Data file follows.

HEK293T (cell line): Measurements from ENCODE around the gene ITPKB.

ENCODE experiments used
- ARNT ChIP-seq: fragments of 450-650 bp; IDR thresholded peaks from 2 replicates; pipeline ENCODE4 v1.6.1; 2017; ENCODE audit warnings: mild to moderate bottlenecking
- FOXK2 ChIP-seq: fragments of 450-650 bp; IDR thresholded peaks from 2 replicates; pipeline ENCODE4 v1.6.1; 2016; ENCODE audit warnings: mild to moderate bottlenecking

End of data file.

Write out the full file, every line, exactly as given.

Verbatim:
HEK293T (cell line): Measurements from ENCODE around the gene ITPKB.

ENCODE experiments used
- ARNT ChIP-seq: fragments of 450-650 bp; IDR thresholded peaks from 2 replicates; pipeline ENCODE4 v1.6.1; 2017; ENCODE audit warnings: mild to moderate bottlenecking
- FOXK2 ChIP-seq: fragments of 450-650 bp; IDR thresholded peaks from 2 replicates; pipeline ENCODE4 v1.6.1; 2016; ENCODE audit warnings: mild to moderate bottlenecking